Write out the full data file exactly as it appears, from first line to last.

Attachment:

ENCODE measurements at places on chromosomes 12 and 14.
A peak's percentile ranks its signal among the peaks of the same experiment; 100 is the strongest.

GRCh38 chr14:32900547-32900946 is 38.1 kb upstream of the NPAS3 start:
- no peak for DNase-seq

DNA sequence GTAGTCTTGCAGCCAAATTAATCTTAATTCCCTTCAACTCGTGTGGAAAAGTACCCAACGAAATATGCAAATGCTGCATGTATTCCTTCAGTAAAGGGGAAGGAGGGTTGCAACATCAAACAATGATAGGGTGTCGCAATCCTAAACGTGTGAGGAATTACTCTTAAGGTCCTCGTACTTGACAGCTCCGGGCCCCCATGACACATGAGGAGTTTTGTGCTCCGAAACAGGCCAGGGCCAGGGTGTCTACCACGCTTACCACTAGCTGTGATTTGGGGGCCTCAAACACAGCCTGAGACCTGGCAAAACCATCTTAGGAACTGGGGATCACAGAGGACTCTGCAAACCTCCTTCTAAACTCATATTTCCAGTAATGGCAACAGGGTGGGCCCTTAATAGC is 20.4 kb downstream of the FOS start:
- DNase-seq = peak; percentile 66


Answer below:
ENCODE measurements at places on chromosomes 12 and 14.
A peak's percentile ranks its signal among the peaks of the same experiment; 100 is the strongest.

GRCh38 chr14:32900547-32900946 is 38.1 kb upstream of the NPAS3 start:
- no peak for DNase-seq

DNA sequence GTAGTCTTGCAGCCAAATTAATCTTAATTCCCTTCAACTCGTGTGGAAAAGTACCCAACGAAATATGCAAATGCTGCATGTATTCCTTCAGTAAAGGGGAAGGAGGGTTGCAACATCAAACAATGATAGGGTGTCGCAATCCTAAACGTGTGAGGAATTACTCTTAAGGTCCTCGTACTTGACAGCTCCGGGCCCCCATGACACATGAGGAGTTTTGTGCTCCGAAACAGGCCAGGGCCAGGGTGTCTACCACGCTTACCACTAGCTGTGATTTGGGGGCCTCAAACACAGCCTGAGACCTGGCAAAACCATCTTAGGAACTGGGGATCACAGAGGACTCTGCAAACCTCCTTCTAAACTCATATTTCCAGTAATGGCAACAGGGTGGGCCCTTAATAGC is 20.4 kb downstream of the FOS start:
- DNase-seq = peak; percentile 66